truth telling

I can’t do anything about the ambivalence but acknowledge it. maybe I am too old. maybe too irresponsible or neurotic, too self-involved, flawed in a thousand, a hundred thousand ways. maybe I will worry myself to death. perhaps 100% of me is not entirely convinced that parenthood is the best course– no more staying up late noodling just for the hell of it, no more morning lassitude or wide open spaces of minutes to ponder the dilemma of self– god, I want a baby. it’s that bald, at times. at times, it is that basic, the desire to grow beyond the self, to forge a family alongside another thinking/feeling favorite person. it’s ridiculous, really– I can speak blatantly about my desire for a dog, but to admit my yearning to be a mother feels somehow unmentionable, awkward, at this point, in some lights, pathetic. it is a lot to admit. so dreams have spoken the truth I cannot utter for years– the fears and desires. I can’t bear witnessing my changing, aging body, because it heralds the passing of possibility. it’s not all I’ve ever wanted, and honestly many days I fear I’ve accomplished so little– but this one thing, on the verge of being taken from me, seems regrettable, if missed. I know there are a lot of ways to parent, many many valid ways. I have considered several of them, as alternatives. but the chance may not yet be gone to carry my own child in my body, concocted from parts of both of us– what a wonder! brilliant. I want that. I don’t want the opportunity to pass, in the course of things.

I realize this is a lot. I struggle with knowing I’m inclined to say too much, so I say nothing and end up feeling unbearably lonely and unconnected. I must write my heart or risk falling entirely to pieces. it’s a little sloppy, but the only thing that works.

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0 Replies to “truth telling”

  1. I must write my heart or risk falling entirely to pieces. it's a little sloppy, but the only thing that works.
    And it's beautiful.
    I love your sweet ambivalent soul, lady!
    Gawd, if you aren't one of the most brilliant writers I've ever read…

  2. Having kids can be one of the most frightful things in your life, but also one of the most rewarding. You wonder if you will be a good parent, if you can do it, a million things you question about yourself. There are no rule books and no matter what you read or who you talk to regarding the subject, everyone has a different answer.
    As they say, the only things in life you regret are those you don't do. So, if there is an inkling of wanting a child, don't let lingering doubts about anything override that. Parenting is a learn as you go course, in which I think you'd be a star student. Whatever your choice, only consider the realities, not the possibilities ot probabilities. Set fear aside and choose with your heart.

  3. whats wrong with saying it? saying that you want one? people have this notion that you shouldnt want a baby like you want other things. that somehow having a baby shouldnt be a selfish thing. but it is. whats wrong with that? with wanting something great like a kid that looks or acts or asks after you? anyone that tells you they had a baby for any other reason than having something great to play with, is lying i think.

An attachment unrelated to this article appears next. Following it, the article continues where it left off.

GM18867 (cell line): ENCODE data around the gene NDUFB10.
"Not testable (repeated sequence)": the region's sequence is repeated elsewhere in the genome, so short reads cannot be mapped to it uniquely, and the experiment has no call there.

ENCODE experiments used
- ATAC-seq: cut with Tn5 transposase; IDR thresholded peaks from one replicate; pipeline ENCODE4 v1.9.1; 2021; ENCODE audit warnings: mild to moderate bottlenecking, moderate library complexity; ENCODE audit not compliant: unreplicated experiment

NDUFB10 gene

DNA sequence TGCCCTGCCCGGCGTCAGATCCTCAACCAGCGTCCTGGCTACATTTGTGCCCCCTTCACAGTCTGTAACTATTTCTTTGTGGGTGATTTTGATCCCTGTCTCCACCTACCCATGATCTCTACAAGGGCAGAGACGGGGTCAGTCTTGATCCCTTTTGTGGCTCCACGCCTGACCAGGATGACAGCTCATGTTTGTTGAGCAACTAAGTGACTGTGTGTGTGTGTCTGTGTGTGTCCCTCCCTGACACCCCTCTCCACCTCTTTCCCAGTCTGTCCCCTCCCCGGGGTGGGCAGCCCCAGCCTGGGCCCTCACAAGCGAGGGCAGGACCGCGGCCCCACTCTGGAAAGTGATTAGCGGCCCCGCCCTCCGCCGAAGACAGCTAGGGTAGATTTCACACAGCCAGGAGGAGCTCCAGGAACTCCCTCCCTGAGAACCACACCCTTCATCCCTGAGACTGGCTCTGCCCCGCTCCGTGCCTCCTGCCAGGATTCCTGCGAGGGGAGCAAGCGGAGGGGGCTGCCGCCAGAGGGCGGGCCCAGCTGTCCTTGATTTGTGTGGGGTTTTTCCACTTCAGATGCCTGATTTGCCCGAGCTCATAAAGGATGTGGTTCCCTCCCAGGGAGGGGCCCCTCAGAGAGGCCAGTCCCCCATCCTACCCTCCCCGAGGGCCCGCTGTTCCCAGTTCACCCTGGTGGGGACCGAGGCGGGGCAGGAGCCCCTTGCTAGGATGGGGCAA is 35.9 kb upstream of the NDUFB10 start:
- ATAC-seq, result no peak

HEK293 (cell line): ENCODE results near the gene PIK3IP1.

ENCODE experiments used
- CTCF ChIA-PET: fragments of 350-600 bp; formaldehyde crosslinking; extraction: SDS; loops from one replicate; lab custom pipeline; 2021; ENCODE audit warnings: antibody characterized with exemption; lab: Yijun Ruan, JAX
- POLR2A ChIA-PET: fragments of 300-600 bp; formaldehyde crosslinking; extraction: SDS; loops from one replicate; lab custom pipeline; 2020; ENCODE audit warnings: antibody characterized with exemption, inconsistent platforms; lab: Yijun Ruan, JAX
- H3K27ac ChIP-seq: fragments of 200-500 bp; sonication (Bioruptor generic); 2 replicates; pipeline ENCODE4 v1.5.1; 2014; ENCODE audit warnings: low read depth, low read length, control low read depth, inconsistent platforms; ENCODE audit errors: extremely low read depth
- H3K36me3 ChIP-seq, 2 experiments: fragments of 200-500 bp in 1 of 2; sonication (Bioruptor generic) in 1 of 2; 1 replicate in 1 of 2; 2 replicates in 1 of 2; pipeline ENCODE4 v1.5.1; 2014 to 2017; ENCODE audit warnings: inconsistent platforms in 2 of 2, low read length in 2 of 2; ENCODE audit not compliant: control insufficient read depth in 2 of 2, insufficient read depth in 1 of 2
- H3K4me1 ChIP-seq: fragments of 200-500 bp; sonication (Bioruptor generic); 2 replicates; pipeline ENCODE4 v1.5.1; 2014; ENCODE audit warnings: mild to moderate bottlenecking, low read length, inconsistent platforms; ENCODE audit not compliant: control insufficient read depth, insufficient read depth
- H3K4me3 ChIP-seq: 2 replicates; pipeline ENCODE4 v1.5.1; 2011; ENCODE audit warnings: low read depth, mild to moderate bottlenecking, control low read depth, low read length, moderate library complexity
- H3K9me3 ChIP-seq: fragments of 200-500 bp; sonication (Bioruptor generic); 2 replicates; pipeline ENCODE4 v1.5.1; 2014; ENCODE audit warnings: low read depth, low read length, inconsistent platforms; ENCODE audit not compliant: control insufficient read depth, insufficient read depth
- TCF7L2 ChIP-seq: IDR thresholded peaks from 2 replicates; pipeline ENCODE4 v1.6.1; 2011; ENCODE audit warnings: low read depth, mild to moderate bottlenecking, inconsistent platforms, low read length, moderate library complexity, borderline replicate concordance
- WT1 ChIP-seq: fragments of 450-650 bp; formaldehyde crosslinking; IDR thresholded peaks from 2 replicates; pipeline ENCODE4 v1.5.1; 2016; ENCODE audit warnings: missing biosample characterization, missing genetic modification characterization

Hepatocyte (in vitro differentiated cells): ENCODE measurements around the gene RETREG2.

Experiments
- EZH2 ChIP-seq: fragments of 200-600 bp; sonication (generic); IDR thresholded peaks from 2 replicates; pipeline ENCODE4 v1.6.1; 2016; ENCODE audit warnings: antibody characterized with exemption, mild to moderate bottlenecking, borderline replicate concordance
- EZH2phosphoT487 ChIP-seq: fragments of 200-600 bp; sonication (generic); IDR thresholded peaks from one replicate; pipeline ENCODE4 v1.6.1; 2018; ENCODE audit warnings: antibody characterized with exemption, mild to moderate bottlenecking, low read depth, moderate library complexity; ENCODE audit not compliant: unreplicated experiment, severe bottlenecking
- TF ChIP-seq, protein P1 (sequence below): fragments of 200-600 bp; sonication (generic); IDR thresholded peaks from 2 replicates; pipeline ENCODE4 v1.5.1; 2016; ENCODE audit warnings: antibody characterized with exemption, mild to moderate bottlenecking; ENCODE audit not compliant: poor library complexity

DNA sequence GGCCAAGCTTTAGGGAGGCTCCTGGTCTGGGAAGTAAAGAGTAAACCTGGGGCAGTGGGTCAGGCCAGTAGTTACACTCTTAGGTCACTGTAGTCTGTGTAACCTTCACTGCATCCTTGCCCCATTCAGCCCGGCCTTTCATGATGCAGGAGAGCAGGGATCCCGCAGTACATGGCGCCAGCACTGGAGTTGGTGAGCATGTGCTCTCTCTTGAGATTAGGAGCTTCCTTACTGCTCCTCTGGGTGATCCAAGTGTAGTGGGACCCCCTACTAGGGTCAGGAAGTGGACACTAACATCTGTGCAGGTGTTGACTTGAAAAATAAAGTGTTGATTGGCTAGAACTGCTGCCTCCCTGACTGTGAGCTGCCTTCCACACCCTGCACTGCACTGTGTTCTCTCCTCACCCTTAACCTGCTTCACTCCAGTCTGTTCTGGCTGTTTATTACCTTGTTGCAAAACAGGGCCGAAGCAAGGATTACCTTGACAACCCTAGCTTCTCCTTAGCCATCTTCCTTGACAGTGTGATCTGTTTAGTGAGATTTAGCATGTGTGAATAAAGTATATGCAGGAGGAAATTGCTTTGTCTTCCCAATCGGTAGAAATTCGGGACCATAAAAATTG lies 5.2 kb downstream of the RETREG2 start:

i want one. best toy ever.

  4. As a father of three, I look back and wonder, knowing what I know now, if I should have been so cavalier about starting a family. But that's just because I didn't have a strong desire for one back then.Raising a family is difficult. Anyone who tells you otherwise isn't doing it right. And everything you said about giving up part of yourself is true: you lose quite a bit of idle time and spontaneity from becoming a parent.This isn't to say it's not wonderful, though. Now that mine are in their early double digits, I find myself enjoying their individual personalities more and more, to the point where I'll sometimes seek out the company of one of them rather than be alone.My advice to someone who is deliberating the question of whether to have a child is, as with so many other things, to follow her heart. If you really want to raise a child and you believe you might be up to it, go for it! This is not a question where there's one right answer. With or without a child, the possibilities are still endless. That is, having a child is not going to determine whether you have a shitty life or not…you are.The age thing is a factor, but shouldn't really be a big one. My wife was 38 when she birthed the twins. She said she was glad she waited, since she didn't see how she would have been ready for children in her twenties (except for the energy to keep up with them, which is the plus side to being a young parent). Both her sisters-in-law were in their forties when they had children. My wife, at 35 with our first pregnancy, was the youngest patient in the obstetrics practice we used. A friend of ours, a single lesbian, is several years older than you and adopting a child next month.Adding to what Patty said, if you have the desire and are willing to parent deliberately, you'll make a wonderful mother, no matter how you choose to do it!

  5. Also, I have to add there are few things in my life more wonderful than having people tell me what a joy my children are. Fortunately for me, it happens pretty often!

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